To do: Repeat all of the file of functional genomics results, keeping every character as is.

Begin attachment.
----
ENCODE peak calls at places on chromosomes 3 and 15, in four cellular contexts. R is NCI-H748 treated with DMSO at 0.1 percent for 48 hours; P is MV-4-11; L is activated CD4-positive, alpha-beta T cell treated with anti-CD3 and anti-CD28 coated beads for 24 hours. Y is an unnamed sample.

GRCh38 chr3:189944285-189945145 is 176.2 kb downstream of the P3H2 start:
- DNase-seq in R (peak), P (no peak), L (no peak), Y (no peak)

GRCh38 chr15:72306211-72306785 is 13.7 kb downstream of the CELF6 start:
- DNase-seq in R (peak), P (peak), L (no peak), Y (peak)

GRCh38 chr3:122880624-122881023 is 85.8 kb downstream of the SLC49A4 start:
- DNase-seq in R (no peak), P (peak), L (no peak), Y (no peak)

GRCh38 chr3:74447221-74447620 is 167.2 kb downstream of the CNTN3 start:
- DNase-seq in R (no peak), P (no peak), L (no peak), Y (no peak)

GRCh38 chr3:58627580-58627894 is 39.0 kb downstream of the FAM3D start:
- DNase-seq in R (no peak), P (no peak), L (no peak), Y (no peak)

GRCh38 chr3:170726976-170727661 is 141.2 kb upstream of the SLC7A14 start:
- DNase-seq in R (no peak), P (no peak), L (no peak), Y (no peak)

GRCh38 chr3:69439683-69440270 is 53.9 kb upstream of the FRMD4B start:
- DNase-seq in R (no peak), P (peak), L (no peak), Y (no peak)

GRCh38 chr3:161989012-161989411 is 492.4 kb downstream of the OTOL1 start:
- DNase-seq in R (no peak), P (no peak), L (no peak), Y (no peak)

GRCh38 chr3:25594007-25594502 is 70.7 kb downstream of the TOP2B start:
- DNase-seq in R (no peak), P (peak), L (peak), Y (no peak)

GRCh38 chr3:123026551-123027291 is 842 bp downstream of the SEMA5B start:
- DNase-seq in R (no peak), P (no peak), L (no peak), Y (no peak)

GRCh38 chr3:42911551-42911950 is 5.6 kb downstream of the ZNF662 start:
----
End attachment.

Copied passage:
ENCODE peak calls at places on chromosomes 3 and 15, in four cellular contexts. R is NCI-H748 treated with DMSO at 0.1 percent for 48 hours; P is MV-4-11; L is activated CD4-positive, alpha-beta T cell treated with anti-CD3 and anti-CD28 coated beads for 24 hours. Y is an unnamed sample.

GRCh38 chr3:189944285-189945145 is 176.2 kb downstream of the P3H2 start:
- DNase-seq in R (peak), P (no peak), L (no peak), Y (no peak)

GRCh38 chr15:72306211-72306785 is 13.7 kb downstream of the CELF6 start:
- DNase-seq in R (peak), P (peak), L (no peak), Y (peak)

GRCh38 chr3:122880624-122881023 is 85.8 kb downstream of the SLC49A4 start:
- DNase-seq in R (no peak), P (peak), L (no peak), Y (no peak)

GRCh38 chr3:74447221-74447620 is 167.2 kb downstream of the CNTN3 start:
- DNase-seq in R (no peak), P (no peak), L (no peak), Y (no peak)

GRCh38 chr3:58627580-58627894 is 39.0 kb downstream of the FAM3D start:
- DNase-seq in R (no peak), P (no peak), L (no peak), Y (no peak)

GRCh38 chr3:170726976-170727661 is 141.2 kb upstream of the SLC7A14 start:
- DNase-seq in R (no peak), P (no peak), L (no peak), Y (no peak)

GRCh38 chr3:69439683-69440270 is 53.9 kb upstream of the FRMD4B start:
- DNase-seq in R (no peak), P (peak), L (no peak), Y (no peak)

GRCh38 chr3:161989012-161989411 is 492.4 kb downstream of the OTOL1 start:
- DNase-seq in R (no peak), P (no peak), L (no peak), Y (no peak)

GRCh38 chr3:25594007-25594502 is 70.7 kb downstream of the TOP2B start:
- DNase-seq in R (no peak), P (peak), L (peak), Y (no peak)

GRCh38 chr3:123026551-123027291 is 842 bp downstream of the SEMA5B start:
- DNase-seq in R (no peak), P (no peak), L (no peak), Y (no peak)

GRCh38 chr3:42911551-42911950 is 5.6 kb downstream of the ZNF662 start: